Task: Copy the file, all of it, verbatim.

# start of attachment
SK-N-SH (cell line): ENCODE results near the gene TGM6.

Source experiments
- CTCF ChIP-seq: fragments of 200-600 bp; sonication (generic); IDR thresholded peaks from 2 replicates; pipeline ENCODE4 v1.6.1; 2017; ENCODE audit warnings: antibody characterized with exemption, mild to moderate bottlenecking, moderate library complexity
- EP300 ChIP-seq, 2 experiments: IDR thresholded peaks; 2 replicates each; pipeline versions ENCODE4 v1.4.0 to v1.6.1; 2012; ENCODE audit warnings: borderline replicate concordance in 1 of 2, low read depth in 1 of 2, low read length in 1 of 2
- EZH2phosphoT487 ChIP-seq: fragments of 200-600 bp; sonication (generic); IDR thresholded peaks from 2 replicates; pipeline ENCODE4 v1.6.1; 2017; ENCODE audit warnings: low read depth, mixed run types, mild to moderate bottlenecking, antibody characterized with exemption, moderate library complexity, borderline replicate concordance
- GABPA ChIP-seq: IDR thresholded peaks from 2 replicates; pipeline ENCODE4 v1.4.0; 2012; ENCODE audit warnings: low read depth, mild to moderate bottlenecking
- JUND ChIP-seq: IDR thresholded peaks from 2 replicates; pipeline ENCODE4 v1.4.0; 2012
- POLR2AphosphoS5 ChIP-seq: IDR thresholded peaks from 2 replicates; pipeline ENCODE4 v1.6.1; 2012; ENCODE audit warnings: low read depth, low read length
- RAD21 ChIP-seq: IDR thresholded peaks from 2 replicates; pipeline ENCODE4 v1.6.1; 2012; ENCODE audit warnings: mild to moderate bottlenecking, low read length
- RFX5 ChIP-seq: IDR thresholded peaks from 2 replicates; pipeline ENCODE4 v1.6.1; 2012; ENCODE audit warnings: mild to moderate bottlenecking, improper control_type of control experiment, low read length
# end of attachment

SK-N-SH (cell line): ENCODE results near the gene TGM6.

Source experiments
- CTCF ChIP-seq: fragments of 200-600 bp; sonication (generic); IDR thresholded peaks from 2 replicates; pipeline ENCODE4 v1.6.1; 2017; ENCODE audit warnings: antibody characterized with exemption, mild to moderate bottlenecking, moderate library complexity
- EP300 ChIP-seq, 2 experiments: IDR thresholded peaks; 2 replicates each; pipeline versions ENCODE4 v1.4.0 to v1.6.1; 2012; ENCODE audit warnings: borderline replicate concordance in 1 of 2, low read depth in 1 of 2, low read length in 1 of 2
- EZH2phosphoT487 ChIP-seq: fragments of 200-600 bp; sonication (generic); IDR thresholded peaks from 2 replicates; pipeline ENCODE4 v1.6.1; 2017; ENCODE audit warnings: low read depth, mixed run types, mild to moderate bottlenecking, antibody characterized with exemption, moderate library complexity, borderline replicate concordance
- GABPA ChIP-seq: IDR thresholded peaks from 2 replicates; pipeline ENCODE4 v1.4.0; 2012; ENCODE audit warnings: low read depth, mild to moderate bottlenecking
- JUND ChIP-seq: IDR thresholded peaks from 2 replicates; pipeline ENCODE4 v1.4.0; 2012
- POLR2AphosphoS5 ChIP-seq: IDR thresholded peaks from 2 replicates; pipeline ENCODE4 v1.6.1; 2012; ENCODE audit warnings: low read depth, low read length
- RAD21 ChIP-seq: IDR thresholded peaks from 2 replicates; pipeline ENCODE4 v1.6.1; 2012; ENCODE audit warnings: mild to moderate bottlenecking, low read length
- RFX5 ChIP-seq: IDR thresholded peaks from 2 replicates; pipeline ENCODE4 v1.6.1; 2012; ENCODE audit warnings: mild to moderate bottlenecking, improper control_type of control experiment, low read length